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Saturday
04/29/17

Refrain from using the word ‘Coddled’

Posted by caaponte on April 29, 2017 in Future of the United States, Futuristic Thinking, Junior Year

So I read this article about a student from Fordham University complaining about the free state tuition to students who qualify. She complains on ‘The Odyssey’ about students who are being ‘coddled’ and further encourages those students to get a job instead of expecting their tuition to be paid for. She continues to complain about the outrageous difference between her student loans and those of a state at a state university. Understanding that she had the option to go to a state university instead of drowning herself in student debt, she claims that she decided against that option because state schools just “aren’t for [her].”

Those are her major points and so here are mine:

Freedom of Speech Alert

 

  1. As a student of a state university, what is so bad about our system? I am a competitive candidate for professional schools and am accepted into internships and research programs where I work alongside students from private schools. Your experience is what you make of it.
  2. I am confused as to how she felt that every student given tuition coverage must be coddled. After working in Buffalo public schools helping to fill out their FAFSA and TAP forms, I can assure you that coddled is not the word they deserve to be called. Many of the students don’t consider themselves to be smart enough to pursue an education in the first place. With many under the poverty line, of course, they feel like their pursuit of a college education (if they possess the confidence in the first place) would be a burden on their family.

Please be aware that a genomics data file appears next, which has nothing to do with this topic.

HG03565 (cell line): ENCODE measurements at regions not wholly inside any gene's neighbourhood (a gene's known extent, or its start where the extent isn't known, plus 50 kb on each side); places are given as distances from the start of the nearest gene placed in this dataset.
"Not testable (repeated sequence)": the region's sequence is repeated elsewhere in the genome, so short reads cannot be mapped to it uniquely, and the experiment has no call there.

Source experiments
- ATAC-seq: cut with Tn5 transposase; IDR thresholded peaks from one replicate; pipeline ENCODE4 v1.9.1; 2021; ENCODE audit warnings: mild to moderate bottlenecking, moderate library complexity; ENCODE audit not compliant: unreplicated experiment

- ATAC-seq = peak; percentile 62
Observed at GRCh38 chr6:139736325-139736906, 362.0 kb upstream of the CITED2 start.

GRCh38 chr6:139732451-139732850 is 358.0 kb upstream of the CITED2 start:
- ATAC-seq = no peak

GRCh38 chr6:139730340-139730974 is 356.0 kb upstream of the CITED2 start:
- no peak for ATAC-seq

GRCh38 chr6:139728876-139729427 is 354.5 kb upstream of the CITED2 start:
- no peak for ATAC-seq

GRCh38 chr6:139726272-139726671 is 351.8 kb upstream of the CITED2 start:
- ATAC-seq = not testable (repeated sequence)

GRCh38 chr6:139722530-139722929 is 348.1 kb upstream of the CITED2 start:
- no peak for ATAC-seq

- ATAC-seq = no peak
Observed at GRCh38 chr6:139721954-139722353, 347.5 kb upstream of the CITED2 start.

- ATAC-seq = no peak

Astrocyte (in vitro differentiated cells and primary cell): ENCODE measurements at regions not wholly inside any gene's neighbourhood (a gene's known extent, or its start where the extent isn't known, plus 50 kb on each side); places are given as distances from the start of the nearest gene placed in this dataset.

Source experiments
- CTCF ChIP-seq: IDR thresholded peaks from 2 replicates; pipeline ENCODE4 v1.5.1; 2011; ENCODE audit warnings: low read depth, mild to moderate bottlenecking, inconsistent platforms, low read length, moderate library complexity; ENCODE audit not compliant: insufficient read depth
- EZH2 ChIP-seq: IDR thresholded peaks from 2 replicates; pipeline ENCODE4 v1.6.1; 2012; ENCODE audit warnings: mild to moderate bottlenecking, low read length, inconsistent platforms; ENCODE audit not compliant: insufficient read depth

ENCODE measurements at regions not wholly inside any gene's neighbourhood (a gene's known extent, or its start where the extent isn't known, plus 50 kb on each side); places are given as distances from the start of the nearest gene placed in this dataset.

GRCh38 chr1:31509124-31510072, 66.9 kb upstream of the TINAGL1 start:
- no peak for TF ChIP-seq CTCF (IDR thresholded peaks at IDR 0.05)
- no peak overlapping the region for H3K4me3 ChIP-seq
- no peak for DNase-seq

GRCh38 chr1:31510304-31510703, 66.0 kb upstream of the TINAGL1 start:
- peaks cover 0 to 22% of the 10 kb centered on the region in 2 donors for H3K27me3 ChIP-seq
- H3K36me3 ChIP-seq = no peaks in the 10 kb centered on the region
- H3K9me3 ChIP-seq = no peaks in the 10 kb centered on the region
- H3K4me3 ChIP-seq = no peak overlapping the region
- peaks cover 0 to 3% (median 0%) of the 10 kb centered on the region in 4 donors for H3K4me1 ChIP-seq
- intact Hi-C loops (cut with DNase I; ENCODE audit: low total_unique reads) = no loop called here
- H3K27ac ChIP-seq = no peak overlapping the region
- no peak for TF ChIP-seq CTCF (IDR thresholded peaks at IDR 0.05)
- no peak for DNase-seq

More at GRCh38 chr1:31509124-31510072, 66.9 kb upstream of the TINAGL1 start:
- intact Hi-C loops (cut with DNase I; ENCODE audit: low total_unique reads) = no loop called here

3. Many of these students DO already work while in high school. They come from families where they will be the first to attend college. The expectations are often as high as they set for themselves.
  4. We are investing in the future of New York State. The program needs to feed back into itself and require students to maintain a certain GPA, work in NY for a certain amount of time after graduation, serve as a mentor for new students in the program, and maybe deduct some of their pay (for a specified amount of time) once they’ve established themselves in order to pay for more students to obtain free tuition. It is all a cycle and it is important to look at the big picture. However, if something is simply given, it is not valued as much. And so setting standards as I have listed above would give an encouraging push without making the student feel as though obtaining a higher education is out of their scope.